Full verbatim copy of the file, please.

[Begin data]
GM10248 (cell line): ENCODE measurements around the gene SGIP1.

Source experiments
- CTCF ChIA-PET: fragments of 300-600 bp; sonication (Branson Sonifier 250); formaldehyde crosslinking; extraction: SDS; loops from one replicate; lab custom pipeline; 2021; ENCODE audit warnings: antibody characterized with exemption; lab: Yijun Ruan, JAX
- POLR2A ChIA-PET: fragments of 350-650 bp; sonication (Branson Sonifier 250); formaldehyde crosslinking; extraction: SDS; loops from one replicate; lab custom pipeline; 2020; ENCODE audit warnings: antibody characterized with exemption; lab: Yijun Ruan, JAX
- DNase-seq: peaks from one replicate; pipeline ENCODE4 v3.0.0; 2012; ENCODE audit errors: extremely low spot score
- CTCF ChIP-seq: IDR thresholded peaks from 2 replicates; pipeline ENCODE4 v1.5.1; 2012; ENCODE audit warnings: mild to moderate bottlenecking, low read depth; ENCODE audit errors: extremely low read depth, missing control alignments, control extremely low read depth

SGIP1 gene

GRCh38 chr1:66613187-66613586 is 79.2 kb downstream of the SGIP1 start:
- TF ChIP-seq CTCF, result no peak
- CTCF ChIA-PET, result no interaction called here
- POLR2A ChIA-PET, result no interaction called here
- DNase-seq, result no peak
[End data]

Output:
GM10248 (cell line): ENCODE measurements around the gene SGIP1.

Source experiments
- CTCF ChIA-PET: fragments of 300-600 bp; sonication (Branson Sonifier 250); formaldehyde crosslinking; extraction: SDS; loops from one replicate; lab custom pipeline; 2021; ENCODE audit warnings: antibody characterized with exemption; lab: Yijun Ruan, JAX
- POLR2A ChIA-PET: fragments of 350-650 bp; sonication (Branson Sonifier 250); formaldehyde crosslinking; extraction: SDS; loops from one replicate; lab custom pipeline; 2020; ENCODE audit warnings: antibody characterized with exemption; lab: Yijun Ruan, JAX
- DNase-seq: peaks from one replicate; pipeline ENCODE4 v3.0.0; 2012; ENCODE audit errors: extremely low spot score
- CTCF ChIP-seq: IDR thresholded peaks from 2 replicates; pipeline ENCODE4 v1.5.1; 2012; ENCODE audit warnings: mild to moderate bottlenecking, low read depth; ENCODE audit errors: extremely low read depth, missing control alignments, control extremely low read depth

SGIP1 gene

GRCh38 chr1:66613187-66613586 is 79.2 kb downstream of the SGIP1 start:
- TF ChIP-seq CTCF, result no peak
- CTCF ChIA-PET, result no interaction called here
- POLR2A ChIA-PET, result no interaction called here
- DNase-seq, result no peak